- The Washington Times - Wednesday, January 17, 2007

BEIJING — An American coaches China’s women’s softball team. A Serbian oversees Olympic men’s soccer.

The men’s national basketball team turned to a Lithuanian. In field hockey, the Chinese men and women are managed by South Koreans.

Welcome to China’s push to overturn the United States as the premier gold-medal power at the 2008 Beijing Olympics, a quest led by dozens of foreign coaches.

“We’re seeing the emergence of a sporting superstate,” British Olympic Association chief executive Simon Clegg said. “And it’s quite frightening for all the other nations in terms of their preparations and expectations for the 2008 Games.”

He added: “In sporting terms, actually, we’re all at war against China.”

Amid a booming economy and frantic Olympic building, China is reported to be training about 20,000 athletes. Even Peter Ueberroth, chairman of the U.S. Olympic Committee, has said China is likely to be No. 1 in Beijing.

Four years ago in Athens, China won 32 gold medals — just behind the 36 of the U.S. The Americans won 20 golds in just two sports — swimming and track and field. Only in two other sports did they win more than one gold, with the rest coming across a smattering of sports from fencing to tae kwon do.

China won 21 gold in five sports: diving, weightlifting, shooting, badminton and table tennis. Of the 28 Olympic disciplines in 2004, both countries managed gold medals in about half.

Women’s softball is a medal possibility in 2008, and China hired American Michael Bastian a year ago to improve its standing as the world’s fourth-ranked team. The Americans are No. 1, followed by Japan and Australia.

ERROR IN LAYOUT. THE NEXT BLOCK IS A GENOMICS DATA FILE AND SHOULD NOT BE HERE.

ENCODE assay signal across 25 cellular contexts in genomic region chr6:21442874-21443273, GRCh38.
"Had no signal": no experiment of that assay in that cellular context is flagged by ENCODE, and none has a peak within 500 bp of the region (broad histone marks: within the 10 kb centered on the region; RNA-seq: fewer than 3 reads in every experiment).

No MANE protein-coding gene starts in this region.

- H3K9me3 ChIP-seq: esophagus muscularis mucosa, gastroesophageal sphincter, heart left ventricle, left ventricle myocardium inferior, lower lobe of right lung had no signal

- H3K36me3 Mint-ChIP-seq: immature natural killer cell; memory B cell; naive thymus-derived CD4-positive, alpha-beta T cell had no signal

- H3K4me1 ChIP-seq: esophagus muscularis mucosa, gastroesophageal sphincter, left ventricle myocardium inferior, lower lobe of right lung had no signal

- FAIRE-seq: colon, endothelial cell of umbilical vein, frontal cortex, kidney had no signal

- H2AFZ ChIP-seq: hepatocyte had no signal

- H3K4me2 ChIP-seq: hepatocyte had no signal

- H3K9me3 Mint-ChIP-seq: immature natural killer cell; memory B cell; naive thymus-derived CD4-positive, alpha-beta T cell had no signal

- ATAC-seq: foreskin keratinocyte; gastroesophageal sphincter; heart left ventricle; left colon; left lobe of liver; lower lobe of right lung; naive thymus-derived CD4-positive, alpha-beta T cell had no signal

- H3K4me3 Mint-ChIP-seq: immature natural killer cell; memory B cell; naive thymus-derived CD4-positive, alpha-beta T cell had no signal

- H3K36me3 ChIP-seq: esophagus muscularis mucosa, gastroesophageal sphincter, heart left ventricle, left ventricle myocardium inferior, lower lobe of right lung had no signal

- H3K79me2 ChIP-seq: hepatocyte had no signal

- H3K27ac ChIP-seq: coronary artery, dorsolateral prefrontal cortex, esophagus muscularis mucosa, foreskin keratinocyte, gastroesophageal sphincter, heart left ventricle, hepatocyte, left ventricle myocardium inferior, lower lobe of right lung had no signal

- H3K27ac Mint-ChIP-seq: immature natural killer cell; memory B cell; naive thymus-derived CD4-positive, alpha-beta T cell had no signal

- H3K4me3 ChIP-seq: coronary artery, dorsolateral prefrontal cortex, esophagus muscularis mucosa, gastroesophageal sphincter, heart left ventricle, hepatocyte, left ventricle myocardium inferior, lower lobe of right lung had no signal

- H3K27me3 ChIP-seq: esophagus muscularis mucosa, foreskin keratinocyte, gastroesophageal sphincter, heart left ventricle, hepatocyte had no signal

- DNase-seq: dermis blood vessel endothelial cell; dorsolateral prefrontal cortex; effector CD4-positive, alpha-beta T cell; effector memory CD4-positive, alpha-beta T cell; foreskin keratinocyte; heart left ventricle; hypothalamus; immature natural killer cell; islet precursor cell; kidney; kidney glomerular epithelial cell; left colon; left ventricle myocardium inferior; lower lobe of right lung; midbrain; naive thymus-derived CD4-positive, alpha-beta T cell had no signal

“My dream would be to see China play the United States in the gold-medal game in 2008,” Bastian said, speaking from the team’s training camp in the southern city of Guangzhou. “I would have mixed emotions, for sure, but I’d like to experience this.”

China won silver in softball in the 1996 Olympics. Bastian, who grew up near Sacramento, Calif., said China has a pool of 600 to 900 top players in a country of 1.3 billion.

“They have great athletes, but so much of what they learn to do is memorized — mind-mapped,” Bastian said. “They work hard, but they have a hard time improvising. If a coach or team leader hasn’t given a specific instruction, they have a hard time analyzing. Thinking out of the box — they don’t know what that is.”

Bastian, who coached the Akron Racers in the defunct Women’s Professional Softball League, says he is well-compensated in China.

“They take good care of me, about like a top-level American college coach,” he said.

A soccer medal might be China’s toughest task. The Chinese were the worst team in the 2002 World Cup, failed to qualify in 2006 and lag far behind Asian rivals South Korea and Japan.

In hiring Serbian Ratomir Dujkovic three months ago to coach its Olympic team, China passed over at least three men who once led high-profile national teams: Sven-Goran Eriksson (England), Berti Vogts (Germany) and Jacques Santini (France).

“I worked in Asia before, but this is a very challenging — the Olympic Games,” said Dujkovic, who coached Ghana to the final 16 of last summer’s World Cup, beating the United States and the Czech Republic. He’s also coached national teams in Rwanda, Burma and Venezuela.

In basketball, China has the luxury of 7-foot-6 Houston Rockets star Yao Ming and 7-0 Yi Jianlian, who is rated highly by National Basketball Association scouts. All of which puts pressure on Lithuanian coach Jonas Kazlauskas. He was an assistant on China’s 2004 Olympic team, which reached the last eight.

China’s most surprising coup came a few weeks ago, when it signed Japanese coach Masayo Imura to lead synchronized swimming. Imura is called the “godmother” of Japanese synchronized swimming. She hopes her move will improve China-Japan relations, although some see her as a traitor.

“There have been few examples in the past of a top Japanese female instructor being hired by a foreign country as the coach of its national team,” the Japanese newspaper Asahi Shimbun wrote in an editorial. “This is a challenge that will also break new ground for Japan’s female sports community.”

And for China.

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